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From Egerton Students Union Vice-President to Presiding Officer in the Government of Alberta


A good number of years ago, in 1973, I received agood number of years ago, in 1973, I received abursary from the Aga Khan Department ofEducation (Tanzania) to study Dairy Technologyat Egerton College, as it was then known. I recall trackingfrom Moshi to Nakuru with Naushad Jan Mohamed, who hadalso received a bursary to studyAgricultural Engineering and would thusbe my college mate. Upon reachingNakuru we looked for Mr. Alibhai Gilani.We had a confidence-building letter ofintroduction to him from his contact inMoshi. Mr. Gilani arranged to have hisson take us to the college. I rememberbeing dropped off just outside theKennedy Hall, which would become ourmeal centre for the next three years.Everybody called it the Mess. We donneda gown every time we went to it fordinner. The greenery of Njoro with itscrisp evening chill and fresh air wasinstantly welcoming.
 
I had heard numerous stories ofEgerton College: of how it had begun asan agricultural school for children ofcolonial farmers; how, in 1961, thecollege had opened its doors to studentsof colour; and how elitist it had been inthe colonial-era treatment of its students.Every evening the students left theirshoes outside their room to have thempolished for next morning and droppedtheir dirty clothes in a bag to have themwashed and ironed. None of theseprivileges existed in 1973. However, thepristine environment and pride in upkeepwere evident.Mr. Shiraz Shariff (left), Vice-President of the Egerton Students Union, together with the Union’s President, Mr. U.A. Salau (centre), and Treasurer Moez Fazal, during the 1974–1975 academic year (Both photos in the story courtesy of Mr. Shariff) I was assigned a cornerroom at Old Hall and marvelled at theflowers and green shrubs growing outsidemy window. The magical atmosphere inspired me to write a few poems.inspired me to write a few poems.
 
By 1973 the College had built a reputation for itselfthroughout Africa, and there were students from all over thecontinent in its various programmes. I came across andinteracted with students from Nigeria, Botswana, andTanzania, all of whom were in the Dairy Technology programme with me. The Guildford Institute of Dairyprogramme with me. The Guildford Institute of DairyTechnology was established with funds from overseasdonors. We even had professors from Denmark (Mr. Hanson)and India (Mr. Bhanumurti) on the faculty along withKenyans such as Dr. Peter Shalo, who was the Chairman ofthe Department of Dairy Technology.
 
By 1974 I had become quite involved with studentadvocacy and successfully ran for the position of Vice-President of the Egerton Students Union (ESU). Mr. U. A.Salau of Nigeria was elected as President, and Mr. MoezFazal of Tanzania was elected as Treasurer. We put in a lot ofeffort to develop the Junior Common Room (JCR), arecreational centre for students and a party place with alounge for entertainment. ESU made profits from the JCR canteen, and the money was used for celebrating year-endcanteen, and the money was used for celebrating year-endevents and Christmas parties. It was at such functions that thestudents were able to socialise and make friends.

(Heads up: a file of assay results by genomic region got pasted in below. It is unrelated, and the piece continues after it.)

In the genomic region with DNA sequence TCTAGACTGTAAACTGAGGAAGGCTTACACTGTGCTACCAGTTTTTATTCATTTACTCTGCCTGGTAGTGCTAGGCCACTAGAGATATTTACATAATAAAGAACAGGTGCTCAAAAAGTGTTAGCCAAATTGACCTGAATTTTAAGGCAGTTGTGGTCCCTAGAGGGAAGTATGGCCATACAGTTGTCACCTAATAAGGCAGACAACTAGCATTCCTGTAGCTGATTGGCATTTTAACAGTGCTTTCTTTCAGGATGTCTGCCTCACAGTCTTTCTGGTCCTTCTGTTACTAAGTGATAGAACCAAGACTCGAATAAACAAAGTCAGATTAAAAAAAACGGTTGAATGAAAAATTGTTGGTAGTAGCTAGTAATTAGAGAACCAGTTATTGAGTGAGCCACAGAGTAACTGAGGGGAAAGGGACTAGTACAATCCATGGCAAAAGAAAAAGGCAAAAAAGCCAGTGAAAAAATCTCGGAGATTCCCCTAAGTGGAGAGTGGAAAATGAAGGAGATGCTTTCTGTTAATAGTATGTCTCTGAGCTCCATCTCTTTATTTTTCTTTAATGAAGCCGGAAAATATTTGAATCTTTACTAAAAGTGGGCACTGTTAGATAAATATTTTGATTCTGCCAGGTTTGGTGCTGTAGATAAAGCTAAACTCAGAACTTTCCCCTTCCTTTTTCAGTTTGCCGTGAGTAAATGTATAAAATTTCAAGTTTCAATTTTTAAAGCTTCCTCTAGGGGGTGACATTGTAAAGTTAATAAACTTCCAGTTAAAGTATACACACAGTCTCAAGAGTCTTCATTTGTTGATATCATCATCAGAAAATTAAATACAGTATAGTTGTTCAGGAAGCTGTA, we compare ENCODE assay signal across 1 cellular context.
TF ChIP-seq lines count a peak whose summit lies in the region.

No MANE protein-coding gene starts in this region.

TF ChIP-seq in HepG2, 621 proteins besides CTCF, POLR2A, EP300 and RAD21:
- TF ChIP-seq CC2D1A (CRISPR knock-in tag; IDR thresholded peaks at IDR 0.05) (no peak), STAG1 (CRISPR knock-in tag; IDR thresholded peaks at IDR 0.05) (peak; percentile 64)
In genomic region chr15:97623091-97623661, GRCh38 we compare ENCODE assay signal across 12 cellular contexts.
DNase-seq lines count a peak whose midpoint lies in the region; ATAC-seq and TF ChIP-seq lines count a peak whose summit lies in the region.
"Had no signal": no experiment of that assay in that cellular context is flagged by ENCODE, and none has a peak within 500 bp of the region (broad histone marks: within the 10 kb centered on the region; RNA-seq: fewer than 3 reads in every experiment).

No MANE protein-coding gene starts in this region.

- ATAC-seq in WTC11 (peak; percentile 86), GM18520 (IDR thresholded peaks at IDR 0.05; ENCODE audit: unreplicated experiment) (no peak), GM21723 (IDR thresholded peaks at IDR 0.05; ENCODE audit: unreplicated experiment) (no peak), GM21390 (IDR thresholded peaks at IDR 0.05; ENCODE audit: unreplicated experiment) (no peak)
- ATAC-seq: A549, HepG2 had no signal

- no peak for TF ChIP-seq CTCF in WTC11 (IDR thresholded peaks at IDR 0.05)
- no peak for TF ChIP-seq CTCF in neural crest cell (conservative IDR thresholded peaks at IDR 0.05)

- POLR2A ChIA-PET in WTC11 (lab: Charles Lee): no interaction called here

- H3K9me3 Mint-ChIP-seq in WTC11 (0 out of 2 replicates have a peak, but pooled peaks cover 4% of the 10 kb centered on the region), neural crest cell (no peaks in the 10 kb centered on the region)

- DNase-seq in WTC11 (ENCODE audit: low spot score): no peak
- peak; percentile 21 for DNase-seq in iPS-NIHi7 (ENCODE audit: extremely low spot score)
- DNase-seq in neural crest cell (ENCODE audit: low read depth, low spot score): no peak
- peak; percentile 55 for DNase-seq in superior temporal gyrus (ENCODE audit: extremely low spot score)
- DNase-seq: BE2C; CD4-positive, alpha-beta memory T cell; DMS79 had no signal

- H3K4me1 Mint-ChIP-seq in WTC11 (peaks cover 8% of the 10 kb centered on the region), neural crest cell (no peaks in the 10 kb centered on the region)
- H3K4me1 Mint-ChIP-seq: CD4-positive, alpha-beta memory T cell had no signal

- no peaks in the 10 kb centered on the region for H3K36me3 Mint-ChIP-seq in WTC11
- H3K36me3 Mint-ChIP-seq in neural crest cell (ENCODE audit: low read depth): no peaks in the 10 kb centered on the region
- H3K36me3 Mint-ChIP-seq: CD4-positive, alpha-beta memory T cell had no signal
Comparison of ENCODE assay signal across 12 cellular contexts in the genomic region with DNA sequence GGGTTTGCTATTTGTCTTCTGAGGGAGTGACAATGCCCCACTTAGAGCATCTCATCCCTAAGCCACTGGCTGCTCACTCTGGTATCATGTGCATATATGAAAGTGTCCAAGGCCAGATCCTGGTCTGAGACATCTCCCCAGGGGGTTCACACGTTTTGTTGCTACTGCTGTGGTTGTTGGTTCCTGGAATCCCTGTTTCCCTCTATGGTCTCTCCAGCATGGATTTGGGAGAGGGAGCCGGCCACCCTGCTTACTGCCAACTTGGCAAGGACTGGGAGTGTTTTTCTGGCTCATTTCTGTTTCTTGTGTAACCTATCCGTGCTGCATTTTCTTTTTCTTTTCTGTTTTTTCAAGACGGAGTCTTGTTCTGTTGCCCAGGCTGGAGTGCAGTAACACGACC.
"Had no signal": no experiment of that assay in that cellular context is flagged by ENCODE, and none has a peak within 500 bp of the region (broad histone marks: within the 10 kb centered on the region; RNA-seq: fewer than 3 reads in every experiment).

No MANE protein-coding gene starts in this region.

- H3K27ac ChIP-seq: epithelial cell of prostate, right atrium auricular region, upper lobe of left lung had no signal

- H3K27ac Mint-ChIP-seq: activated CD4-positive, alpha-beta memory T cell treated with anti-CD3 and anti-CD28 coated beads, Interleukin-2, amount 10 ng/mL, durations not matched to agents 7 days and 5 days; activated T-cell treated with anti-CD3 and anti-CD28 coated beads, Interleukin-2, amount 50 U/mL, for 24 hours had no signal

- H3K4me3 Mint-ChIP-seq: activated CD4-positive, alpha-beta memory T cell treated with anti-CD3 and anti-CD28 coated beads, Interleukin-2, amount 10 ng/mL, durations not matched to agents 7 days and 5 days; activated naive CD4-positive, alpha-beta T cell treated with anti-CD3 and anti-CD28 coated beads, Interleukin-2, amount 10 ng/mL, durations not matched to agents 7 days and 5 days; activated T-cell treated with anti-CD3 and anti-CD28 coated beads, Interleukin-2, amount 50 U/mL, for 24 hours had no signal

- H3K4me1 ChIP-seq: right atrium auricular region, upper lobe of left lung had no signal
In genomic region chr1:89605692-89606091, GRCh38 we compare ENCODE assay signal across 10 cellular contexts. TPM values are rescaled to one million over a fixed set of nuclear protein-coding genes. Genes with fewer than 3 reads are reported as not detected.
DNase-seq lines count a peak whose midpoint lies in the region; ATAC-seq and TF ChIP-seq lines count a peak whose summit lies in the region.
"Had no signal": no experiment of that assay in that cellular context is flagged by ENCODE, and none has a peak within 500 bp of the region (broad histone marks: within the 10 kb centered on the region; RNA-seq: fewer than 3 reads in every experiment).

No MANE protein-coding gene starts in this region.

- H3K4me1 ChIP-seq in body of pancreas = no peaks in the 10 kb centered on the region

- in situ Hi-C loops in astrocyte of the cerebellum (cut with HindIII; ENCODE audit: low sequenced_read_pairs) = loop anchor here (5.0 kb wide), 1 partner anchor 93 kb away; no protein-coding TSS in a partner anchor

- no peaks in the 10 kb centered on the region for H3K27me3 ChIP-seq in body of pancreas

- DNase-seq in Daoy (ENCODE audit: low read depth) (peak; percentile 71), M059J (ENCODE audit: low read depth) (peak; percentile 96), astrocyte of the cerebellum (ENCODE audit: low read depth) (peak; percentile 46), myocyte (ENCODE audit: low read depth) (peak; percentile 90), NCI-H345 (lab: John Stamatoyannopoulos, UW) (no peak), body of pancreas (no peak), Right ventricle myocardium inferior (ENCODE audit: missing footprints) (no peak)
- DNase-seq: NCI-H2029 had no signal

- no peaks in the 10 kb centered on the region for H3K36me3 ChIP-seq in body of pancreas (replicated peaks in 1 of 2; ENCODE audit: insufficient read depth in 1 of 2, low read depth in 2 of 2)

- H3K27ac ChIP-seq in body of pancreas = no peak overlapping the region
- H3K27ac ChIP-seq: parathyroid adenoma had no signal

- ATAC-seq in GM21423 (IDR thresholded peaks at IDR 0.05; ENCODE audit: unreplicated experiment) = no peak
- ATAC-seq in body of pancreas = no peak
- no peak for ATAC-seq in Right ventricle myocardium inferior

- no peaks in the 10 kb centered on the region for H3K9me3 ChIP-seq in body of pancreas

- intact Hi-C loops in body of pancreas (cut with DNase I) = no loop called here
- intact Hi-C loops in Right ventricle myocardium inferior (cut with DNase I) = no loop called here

Upon graduation in 1976 with a Diploma in DairyTechnology, I made applications to the agricultural faculties ofthe University of Strathclyde in Scotland, the University ofIowa in the USA, and the University of Guelph in Canada. Itfelt great to be admitted to all three universities. This successwas a confirmation of the recognition Egerton College hadachieved on the international academic stage. I accepted theUniversity of Guelph because of the scholarship I was offered.However, I ended up doing my undergraduate and graduatestudies in Social Work at the University of Calgary.
 
Calgary is a city at the foothills of the Rocky Mountains inAlberta, Canada, which is home to my family. In 1995 I ran in aby-election for public office as Member of the LegislativeAssembly (MLA) for the Government of Alberta and served forfour successful terms from 1995 to 2008. At the beginning ofeach term the MLAs elected from among themselves threePresiding Officers – the Speaker, the Deputy Speaker, and theDeputy Chair of Committees. For two of my terms I was alsoelected by my peers as Deputy Chair of Committees. It did nottake me long to realise that the skills I had built as Vice-President of ESU had prepared me well for the leadership role Iassumed in Alberta.
 
During my days as an MLA I worked on projects of GoodGovernance in various parts of the world, and especially inSouth Africa, which had just dismantled the apartheidestablishment. Alberta had twinned with the Province ofMpumalanga, formerly Central Transvaal of South Africa, andI worked on building capacity in the senior bureaucracy of thatprovince. We had identified ten departments to which weprovided mentors and training at the University of Alberta.President Thabo Mbeki acknowledged to me the positiveimpact our mentorship programme was having on the newcadre in the Mpumalanga government.
 
When in August of 2019, after 46 years for me and 58 yearsfor the first interracial class, some of us alumni had a reunion atNjoro, I was deeply moved to re-live the memories of myyouth, all of which were invigorating and a source of pride. TheUniversity was a most generous host. We are grateful to it as wealso pay tribute to the memory of Dr. William Odongo Omamo,the first African Principal of the College which has given to theworld thousands of agricultural practitioners.

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